He’s not the same player who dunked over Indiana’s Jermaine O’Neal or blew past Ben Wallace for a game-winning jam at Detroit, but Davis is helping New Orleans in its Eastern Conference playoff series against Miami.
“You’re not going to see too much explosion out of me,” said Davis, who practiced little Sunday and was still favoring his sprained left ankle. “I just have to find different ways and angles to the basket because I can’t jump over anybody right now.”
Davis’ limitations were exposed in Game 1. His potential game-winning layup was blocked by Lamar Odom. Then he was beaten by Dwyane Wade on a drive and short floater that gave the Heat the victory. In Game 3, however, Davis scored a team high 21 points as the Hornets cut their series deficit to 2-1.
“Obviously in Game 1 he was playing on a leg, and (Saturday) he was playing on a leg-and-a-half so we’re making progress,” Hornets coach Tim Floyd said.
Davis says his left knee, on which he wears a blue fabric brace, back and elbow also are hurting. Yet he still shows a willingness to try about anything to create offense, from shooting 3-pointers to driving hard inside. Playing somewhat reduced minutes and with his ankle taped, his 17-point average in the series is about six points below his regular-season average. Still, he remains the leading scorer on a team that has been struggling for offense this postseason.
Late in Game 3, as Miami pulled within striking distance, Davis sliced into three converging defenders and put in a scoop shot with three minutes left, restoring a much-needed six-point lead.
That type of play left some Miami players doubting the degree of Davis’ pain.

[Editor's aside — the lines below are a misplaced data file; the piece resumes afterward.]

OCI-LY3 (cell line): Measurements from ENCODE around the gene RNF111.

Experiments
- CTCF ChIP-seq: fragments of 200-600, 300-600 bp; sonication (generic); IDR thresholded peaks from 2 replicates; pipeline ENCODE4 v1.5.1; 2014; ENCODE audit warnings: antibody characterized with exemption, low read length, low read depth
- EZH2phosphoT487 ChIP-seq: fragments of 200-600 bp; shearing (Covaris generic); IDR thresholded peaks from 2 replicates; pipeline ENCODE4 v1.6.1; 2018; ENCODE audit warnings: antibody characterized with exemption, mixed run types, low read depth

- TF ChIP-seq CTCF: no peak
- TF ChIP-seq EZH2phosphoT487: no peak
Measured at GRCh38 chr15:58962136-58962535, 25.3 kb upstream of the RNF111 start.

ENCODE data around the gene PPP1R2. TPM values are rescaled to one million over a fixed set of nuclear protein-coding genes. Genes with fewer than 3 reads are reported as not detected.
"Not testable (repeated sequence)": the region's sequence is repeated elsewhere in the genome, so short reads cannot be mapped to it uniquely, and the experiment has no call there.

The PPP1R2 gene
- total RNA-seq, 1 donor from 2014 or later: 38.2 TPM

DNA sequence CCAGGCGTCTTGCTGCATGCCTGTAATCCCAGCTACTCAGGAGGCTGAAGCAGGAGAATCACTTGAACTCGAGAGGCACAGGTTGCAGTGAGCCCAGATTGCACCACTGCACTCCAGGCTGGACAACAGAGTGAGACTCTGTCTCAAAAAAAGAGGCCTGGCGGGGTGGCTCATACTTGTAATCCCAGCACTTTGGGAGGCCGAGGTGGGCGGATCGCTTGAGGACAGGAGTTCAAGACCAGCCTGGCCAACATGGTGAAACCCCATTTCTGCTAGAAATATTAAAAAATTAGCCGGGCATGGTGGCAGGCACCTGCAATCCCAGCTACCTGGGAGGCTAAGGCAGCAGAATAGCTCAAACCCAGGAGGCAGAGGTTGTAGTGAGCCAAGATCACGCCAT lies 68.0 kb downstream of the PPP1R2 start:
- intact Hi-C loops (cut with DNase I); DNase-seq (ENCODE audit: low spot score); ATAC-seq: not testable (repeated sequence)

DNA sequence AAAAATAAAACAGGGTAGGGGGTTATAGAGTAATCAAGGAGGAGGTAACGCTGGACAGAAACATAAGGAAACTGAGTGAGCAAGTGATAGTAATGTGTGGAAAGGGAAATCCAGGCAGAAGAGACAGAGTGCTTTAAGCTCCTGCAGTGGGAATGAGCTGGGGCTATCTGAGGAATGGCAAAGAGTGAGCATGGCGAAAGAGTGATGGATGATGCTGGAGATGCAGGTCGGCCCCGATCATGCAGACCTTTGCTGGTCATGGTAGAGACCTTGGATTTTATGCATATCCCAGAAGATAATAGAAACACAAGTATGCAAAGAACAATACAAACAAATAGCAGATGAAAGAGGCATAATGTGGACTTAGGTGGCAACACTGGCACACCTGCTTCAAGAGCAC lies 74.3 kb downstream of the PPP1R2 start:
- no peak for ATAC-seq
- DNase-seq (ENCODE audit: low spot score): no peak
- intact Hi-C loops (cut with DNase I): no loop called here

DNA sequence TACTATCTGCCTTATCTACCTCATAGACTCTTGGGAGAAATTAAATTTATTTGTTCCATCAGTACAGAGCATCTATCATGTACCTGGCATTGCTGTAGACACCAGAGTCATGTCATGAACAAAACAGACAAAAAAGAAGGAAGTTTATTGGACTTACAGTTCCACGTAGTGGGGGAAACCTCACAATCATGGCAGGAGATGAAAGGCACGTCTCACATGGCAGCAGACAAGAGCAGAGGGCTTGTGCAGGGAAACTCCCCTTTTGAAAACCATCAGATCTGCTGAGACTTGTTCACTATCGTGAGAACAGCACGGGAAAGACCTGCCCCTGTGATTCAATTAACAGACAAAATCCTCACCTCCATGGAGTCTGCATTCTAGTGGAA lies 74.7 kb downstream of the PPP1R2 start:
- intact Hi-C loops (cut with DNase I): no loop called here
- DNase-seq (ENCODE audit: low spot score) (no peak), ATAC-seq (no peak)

“I’ve never seen somebody hurt and then, all of a sudden on offense, just explode,” Miami guard Rafer Alston said. “How do you explode with the basketball and you’re hurt? And then just hobble on defense.”
Davis was also effective on defense in Game 3, finishing with four steals and a block.
Heat forward Odom said he’s inclined to believe Davis is in pain, “the way he limps around.” He then recalled a fast-break dunk by Davis in the first half of Saturday’s game.
“He limps and then dunks the ball,” said Odom. “He’s tough. He’s very deceptive. You look at him, and you think, ‘That’s not a guy that’s quick. That’s not a guy that can go through you. Or over you.’ And he can do both.”
With apparent bursts of adrenaline that make his play look almost reckless, Davis also has managed to hurt Miami—literally. Davis said he banged his elbow when he slammed into Odom in Game 3, but it was Odom who crumpled and missed part of the fourth quarter to get stitches around his eye.
Also in Game 3, Caron Butler hurt himself while scrambling alongside Davis for a loose ball. Butler finished the game, but sat out practice Sunday with a sore right Achilles’ tendon.
The rest of the Hornets all but acknowledge they have little hope of advancing in the playoffs without Davis. They’re thankful Davis is as effective as he is, and worry that his desire to make big plays doesn’t expose him to a major collision or fall in what has become an increasingly physical series.
“This is the first time in my 10-year career somebody has been on the floor more than me,” said scrappy Hornets reserve guard Darrell Armstrong.
“Even if he didn’t make shots, his presence on the floor is valuable. That’s what he’s got to understand,” Armstrong added. “It’s not all about him scoring. His toughness was out there … his presence was out there.”
Davis agreed that he needs find a way to “play smart and still be aggressive at the same time.”
“I’ll be lucky to make it through this series with all the stuff going on with me,” Davis said. “Going on to the next round—it would be crazy.”